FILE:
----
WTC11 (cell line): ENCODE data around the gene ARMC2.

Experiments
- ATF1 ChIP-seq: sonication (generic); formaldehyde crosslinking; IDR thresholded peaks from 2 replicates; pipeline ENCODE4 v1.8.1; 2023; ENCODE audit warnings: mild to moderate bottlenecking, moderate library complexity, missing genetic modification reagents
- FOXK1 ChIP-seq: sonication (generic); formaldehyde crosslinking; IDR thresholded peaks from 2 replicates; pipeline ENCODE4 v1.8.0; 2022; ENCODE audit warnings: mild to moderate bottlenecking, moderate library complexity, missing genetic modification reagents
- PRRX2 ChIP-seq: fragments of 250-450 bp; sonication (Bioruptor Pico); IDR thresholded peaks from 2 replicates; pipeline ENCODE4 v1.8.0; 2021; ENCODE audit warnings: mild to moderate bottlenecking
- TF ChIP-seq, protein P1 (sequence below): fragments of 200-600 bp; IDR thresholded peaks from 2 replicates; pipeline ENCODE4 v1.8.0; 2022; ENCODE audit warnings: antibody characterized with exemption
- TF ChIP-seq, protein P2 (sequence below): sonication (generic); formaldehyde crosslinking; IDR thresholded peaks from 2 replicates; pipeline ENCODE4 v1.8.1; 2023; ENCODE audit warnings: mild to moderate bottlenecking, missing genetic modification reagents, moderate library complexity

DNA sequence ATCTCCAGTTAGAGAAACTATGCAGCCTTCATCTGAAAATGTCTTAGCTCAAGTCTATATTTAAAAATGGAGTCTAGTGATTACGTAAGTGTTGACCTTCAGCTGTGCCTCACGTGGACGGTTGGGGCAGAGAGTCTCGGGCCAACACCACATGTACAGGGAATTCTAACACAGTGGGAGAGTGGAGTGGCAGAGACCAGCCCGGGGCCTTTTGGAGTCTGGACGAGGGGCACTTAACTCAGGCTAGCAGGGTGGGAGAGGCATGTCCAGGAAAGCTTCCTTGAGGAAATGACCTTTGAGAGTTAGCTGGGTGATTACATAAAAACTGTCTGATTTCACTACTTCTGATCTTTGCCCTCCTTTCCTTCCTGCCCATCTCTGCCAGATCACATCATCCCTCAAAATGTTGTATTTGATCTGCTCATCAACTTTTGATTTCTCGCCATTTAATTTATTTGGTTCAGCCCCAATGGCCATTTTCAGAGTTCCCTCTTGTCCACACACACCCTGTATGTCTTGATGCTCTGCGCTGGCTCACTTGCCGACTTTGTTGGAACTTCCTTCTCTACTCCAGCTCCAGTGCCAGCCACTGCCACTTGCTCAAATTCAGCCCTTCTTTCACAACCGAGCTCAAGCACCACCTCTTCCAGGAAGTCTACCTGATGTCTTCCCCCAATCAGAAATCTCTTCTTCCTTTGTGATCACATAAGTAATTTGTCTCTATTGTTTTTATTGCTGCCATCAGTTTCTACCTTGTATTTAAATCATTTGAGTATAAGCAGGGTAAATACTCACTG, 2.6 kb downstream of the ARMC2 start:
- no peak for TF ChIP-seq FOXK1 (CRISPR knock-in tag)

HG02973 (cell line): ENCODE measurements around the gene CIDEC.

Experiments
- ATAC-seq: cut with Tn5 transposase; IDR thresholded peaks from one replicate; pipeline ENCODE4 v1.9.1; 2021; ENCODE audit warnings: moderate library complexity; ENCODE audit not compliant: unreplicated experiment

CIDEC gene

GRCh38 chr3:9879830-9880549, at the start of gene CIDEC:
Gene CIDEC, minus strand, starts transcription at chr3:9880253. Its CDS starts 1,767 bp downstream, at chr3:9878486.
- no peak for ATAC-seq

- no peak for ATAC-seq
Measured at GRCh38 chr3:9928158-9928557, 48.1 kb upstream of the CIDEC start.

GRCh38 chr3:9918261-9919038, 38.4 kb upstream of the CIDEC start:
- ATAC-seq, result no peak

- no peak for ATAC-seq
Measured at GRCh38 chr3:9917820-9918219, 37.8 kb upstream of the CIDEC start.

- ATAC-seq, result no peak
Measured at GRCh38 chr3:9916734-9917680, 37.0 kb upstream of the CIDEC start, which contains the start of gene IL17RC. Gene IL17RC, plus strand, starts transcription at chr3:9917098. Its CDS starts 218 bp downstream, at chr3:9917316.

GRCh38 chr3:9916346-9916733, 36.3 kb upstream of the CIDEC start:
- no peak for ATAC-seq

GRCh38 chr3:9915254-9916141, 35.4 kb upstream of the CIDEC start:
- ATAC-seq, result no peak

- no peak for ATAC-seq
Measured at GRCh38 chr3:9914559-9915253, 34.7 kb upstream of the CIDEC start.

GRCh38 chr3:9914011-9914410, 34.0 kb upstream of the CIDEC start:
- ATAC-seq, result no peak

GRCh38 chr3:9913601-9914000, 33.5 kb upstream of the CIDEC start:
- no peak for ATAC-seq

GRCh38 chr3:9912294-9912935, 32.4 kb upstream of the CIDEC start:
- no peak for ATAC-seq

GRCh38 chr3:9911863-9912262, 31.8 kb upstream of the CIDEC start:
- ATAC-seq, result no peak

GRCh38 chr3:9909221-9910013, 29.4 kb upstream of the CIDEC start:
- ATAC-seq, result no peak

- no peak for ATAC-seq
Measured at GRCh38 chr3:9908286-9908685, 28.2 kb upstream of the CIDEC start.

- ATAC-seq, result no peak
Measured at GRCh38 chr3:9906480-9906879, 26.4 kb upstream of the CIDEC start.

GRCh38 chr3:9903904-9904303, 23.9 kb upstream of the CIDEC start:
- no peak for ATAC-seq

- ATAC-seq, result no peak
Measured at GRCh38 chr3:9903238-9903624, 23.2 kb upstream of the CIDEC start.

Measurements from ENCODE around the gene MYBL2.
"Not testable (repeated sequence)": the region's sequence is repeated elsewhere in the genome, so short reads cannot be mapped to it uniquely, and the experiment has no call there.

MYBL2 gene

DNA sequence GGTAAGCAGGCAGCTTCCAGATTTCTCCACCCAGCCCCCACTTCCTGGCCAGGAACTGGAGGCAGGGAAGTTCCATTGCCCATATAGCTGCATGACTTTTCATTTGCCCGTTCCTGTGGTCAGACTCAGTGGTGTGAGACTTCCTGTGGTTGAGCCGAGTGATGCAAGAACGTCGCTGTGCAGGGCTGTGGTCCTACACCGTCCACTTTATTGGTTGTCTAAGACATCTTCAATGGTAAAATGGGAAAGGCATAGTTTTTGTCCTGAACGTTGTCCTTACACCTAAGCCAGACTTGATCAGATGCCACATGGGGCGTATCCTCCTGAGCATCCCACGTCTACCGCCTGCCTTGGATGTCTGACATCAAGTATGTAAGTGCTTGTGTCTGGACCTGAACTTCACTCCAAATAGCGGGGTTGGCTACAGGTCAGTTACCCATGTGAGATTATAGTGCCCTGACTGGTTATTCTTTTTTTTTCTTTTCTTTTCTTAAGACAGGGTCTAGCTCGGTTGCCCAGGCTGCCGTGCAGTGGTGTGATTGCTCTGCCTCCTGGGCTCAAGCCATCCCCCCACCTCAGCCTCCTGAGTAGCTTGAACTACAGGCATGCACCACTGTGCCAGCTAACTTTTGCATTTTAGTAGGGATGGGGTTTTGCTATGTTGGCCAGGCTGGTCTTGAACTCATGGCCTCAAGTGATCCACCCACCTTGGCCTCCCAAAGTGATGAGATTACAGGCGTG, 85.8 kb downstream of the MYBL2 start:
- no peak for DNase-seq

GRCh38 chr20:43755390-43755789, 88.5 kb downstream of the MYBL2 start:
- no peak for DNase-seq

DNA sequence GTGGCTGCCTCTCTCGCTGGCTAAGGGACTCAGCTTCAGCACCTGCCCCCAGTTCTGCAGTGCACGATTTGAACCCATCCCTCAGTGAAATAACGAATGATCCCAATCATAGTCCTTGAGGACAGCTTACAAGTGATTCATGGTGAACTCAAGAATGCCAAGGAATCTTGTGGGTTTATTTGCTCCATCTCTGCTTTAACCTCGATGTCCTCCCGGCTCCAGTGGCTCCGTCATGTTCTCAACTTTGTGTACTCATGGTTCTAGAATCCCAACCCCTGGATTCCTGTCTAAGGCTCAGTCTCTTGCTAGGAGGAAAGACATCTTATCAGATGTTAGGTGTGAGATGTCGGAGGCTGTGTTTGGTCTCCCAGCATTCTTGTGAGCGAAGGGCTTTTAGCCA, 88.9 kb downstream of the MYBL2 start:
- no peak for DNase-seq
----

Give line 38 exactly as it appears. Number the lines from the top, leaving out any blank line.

- ATAC-seq, result no peak